"The Moreno Valley police unmistakably targeted these businesses because their owners and clientele are African-American," said ACLU attorney Peter Bibring.
"There was no evidence of criminal activity at these locations, and no reason that these once-thriving businesses were singled out other than racial profiling," he said. "These raids were ... reminiscent of a dark era in our own shameful past that should never be repeated again."
Moreno Valley City Attorney Bob Herrick declined comment, saying he had not seen a copy of the lawsuit. He referred further inquiries to Riverside County Counsel Pamela Walls, who was not immediately available to respond.
The city of Moreno Valley contracts with the Riverside County Sheriff's Department for law enforcement services.
Kim Brown, a spokeswoman for the California Department of Consumer Affairs, of which the state Board of Barbering & Cosmetology is a component, said the department had no plans to issue a public statement on the lawsuit.
According to the ACLU filing, Moreno Valley police officers and state inspectors, without showing any legal justification, raided the Hair Shack, 24594 Sunnymead Blvd., and Fades Unlimited, 24150 Alessandro Blvd., on April 2, 2008.
Both shops are staffed by African-American barbers, and the clientele is almost exclusively black, according to the lawsuit.
"At all relevant times, the Hair Shack and Fades Unlimited have served as community and social centers for African-American residents of Moreno Valley," the lawsuit states. "The atmosphere in each place was friendly."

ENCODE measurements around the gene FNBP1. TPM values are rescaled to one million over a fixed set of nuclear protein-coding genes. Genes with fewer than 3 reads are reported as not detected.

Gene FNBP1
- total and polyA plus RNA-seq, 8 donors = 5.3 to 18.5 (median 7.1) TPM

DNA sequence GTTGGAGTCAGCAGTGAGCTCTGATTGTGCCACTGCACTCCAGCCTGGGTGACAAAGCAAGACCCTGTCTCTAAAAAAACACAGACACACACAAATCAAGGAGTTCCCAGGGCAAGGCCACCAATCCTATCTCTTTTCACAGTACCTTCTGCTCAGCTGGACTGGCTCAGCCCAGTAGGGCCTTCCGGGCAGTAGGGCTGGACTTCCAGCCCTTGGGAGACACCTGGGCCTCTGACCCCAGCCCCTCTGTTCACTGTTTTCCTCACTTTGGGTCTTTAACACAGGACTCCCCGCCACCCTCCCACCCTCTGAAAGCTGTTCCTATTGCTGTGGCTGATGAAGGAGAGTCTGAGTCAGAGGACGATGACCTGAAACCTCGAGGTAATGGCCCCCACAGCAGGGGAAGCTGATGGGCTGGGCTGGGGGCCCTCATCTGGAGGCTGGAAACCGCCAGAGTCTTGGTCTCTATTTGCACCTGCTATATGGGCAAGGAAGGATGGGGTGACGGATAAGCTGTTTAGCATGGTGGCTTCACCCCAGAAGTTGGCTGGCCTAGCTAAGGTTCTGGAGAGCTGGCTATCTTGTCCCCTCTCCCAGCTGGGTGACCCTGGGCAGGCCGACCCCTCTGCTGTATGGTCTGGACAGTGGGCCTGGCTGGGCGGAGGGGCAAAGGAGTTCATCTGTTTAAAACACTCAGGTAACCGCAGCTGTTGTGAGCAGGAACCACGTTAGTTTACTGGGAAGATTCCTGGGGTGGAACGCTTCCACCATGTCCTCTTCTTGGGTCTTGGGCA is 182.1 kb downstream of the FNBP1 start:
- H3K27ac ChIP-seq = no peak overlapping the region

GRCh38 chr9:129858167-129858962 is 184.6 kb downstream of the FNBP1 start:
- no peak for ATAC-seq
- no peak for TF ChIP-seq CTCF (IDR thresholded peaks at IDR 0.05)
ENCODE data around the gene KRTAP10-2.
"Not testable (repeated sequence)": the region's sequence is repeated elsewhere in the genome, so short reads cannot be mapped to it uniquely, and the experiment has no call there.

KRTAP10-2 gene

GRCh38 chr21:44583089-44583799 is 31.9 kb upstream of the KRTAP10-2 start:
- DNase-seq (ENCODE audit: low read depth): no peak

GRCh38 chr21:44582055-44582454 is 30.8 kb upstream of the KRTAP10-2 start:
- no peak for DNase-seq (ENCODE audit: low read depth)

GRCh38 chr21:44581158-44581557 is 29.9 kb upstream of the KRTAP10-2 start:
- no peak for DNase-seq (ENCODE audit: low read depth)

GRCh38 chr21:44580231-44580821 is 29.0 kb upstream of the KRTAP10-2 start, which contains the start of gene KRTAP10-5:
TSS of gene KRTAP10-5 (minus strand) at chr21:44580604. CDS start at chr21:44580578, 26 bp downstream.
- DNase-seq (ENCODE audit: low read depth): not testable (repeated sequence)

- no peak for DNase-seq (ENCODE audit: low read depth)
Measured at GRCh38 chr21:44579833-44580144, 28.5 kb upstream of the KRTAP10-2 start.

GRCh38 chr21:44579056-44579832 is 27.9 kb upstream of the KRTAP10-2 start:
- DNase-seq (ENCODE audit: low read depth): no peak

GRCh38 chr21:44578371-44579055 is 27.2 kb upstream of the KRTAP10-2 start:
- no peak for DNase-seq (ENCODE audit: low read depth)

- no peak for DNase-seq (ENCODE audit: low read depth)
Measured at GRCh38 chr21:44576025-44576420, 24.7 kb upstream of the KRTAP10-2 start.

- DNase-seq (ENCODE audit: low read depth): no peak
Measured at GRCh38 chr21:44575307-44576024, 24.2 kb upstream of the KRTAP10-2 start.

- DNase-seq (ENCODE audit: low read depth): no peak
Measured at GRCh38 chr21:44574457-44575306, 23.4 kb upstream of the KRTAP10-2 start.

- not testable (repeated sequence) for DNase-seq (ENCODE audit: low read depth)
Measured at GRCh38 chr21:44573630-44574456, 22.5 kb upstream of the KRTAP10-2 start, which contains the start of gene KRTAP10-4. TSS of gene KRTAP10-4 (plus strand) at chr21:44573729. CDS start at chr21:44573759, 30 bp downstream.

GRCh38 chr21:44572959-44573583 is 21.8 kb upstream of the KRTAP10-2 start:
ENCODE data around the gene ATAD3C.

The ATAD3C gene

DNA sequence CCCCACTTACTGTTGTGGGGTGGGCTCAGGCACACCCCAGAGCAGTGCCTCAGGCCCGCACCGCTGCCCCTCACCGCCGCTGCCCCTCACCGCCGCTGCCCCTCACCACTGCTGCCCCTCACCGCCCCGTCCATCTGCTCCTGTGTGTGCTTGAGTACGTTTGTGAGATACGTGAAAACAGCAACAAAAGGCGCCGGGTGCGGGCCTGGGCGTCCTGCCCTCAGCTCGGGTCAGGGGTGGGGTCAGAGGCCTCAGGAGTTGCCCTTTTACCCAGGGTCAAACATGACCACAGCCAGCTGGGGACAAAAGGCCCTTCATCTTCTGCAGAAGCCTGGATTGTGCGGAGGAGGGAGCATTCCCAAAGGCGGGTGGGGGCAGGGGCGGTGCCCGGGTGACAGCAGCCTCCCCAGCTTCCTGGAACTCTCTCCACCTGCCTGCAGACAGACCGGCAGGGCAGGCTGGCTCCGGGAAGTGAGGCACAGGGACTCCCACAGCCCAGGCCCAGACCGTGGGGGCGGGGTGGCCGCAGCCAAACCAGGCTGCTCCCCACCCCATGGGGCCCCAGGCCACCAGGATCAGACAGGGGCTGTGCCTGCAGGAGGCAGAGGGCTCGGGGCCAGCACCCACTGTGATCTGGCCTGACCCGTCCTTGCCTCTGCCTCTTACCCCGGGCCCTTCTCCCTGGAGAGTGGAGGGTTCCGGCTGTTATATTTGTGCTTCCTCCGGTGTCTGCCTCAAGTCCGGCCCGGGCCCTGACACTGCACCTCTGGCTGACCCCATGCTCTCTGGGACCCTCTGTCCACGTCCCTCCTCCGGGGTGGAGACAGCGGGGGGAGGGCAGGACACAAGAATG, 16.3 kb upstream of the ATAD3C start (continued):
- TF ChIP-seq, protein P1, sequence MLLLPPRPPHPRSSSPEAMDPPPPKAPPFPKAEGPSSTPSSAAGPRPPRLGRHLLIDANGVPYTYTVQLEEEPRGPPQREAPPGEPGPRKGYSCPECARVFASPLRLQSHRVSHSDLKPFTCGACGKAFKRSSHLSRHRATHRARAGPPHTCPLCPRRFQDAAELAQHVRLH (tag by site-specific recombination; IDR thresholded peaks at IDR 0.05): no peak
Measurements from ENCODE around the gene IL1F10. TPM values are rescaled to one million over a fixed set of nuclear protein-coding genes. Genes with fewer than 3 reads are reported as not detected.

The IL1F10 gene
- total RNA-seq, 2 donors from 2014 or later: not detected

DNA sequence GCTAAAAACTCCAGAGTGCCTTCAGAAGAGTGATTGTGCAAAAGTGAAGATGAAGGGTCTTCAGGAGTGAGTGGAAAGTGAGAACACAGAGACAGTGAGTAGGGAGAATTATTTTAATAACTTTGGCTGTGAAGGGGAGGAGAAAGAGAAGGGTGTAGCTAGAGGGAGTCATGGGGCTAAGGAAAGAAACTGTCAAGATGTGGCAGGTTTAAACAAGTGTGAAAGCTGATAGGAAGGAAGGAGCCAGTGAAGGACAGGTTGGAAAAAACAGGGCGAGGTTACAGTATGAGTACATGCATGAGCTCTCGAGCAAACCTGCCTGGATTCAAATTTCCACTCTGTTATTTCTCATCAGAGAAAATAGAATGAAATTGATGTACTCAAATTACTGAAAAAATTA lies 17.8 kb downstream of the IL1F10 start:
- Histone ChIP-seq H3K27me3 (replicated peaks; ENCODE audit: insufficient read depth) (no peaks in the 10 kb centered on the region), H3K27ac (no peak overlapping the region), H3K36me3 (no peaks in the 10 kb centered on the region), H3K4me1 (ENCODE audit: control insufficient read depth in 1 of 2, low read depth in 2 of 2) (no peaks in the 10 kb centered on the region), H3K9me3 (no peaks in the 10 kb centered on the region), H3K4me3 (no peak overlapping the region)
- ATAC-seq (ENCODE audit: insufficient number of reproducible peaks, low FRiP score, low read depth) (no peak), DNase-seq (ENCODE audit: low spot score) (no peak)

Moreno Valley police officers and county Code Enforcement officers accompanied state inspectors inside the barber shops and blocked the front and back entrances, preventing anyone from leaving, according to the ACLU.
The stated reason for the visit was to check for health code violations, according to the plaintiffs.
At the Hair Shack, police officers looked into drawers and cabinets and questioned customers, according to the lawsuit.
"The officers never claimed that they had a warrant to conduct a search and never produced a warrant," the suit says.
At Fades Unlimited, "officers questioned employees and customers, collected drivers' licenses from them and ran warrant checks on them," according to the complaint.
"When one barber expressed his objections to the search, an officer handcuffed him, took him to a police car in the parking lot, placed him handcuffed in the back of the car, and told him they had found an outstanding warrant," the suit says. "After about 10 minutes, officers released the barber and allowed him back inside the shop."
Hair Shack owner Kevon Gordon, a plaintiff in the lawsuit, said he and his customers were "treated like criminals simply because of the color of our skin."
"It was sickening," he said. "I have lost good customers and had my reputation called into question in a community where I've been working for 20 years. I wouldn't wish this on anyone."
Similar inspections had taken place at Fades Unlimited and three other black-owned barber shops on previous occasions, according to the ACLU.
The lawsuit lists three plaintiffs by name -- Gordon, Ron Jones, a Hair Shack employee, and Raymond Barnes, a Fades Unlimited barber. Another 20 plaintiffs are listed as John Does.
The suit alleges violations of the Fourth and Fourteenth amendments to the U.S. Constitution, as well as violations of the California Constitution. The plaintiffs are seeking unspecified compensatory damages and injunctions against the state and sheriff's department.
The plaintiffs want the court to order the state to limit law enforcement's participation in inspections and institute clearly defined policies on how and what businesses are selected for inspection.
They also want Riverside County Sheriff Stan Sniff and Moreno Valley Police Chief Rick Hall to implement policies against racial profiling, and have standards to prohibit administrative searches on the scale described in the lawsuit.
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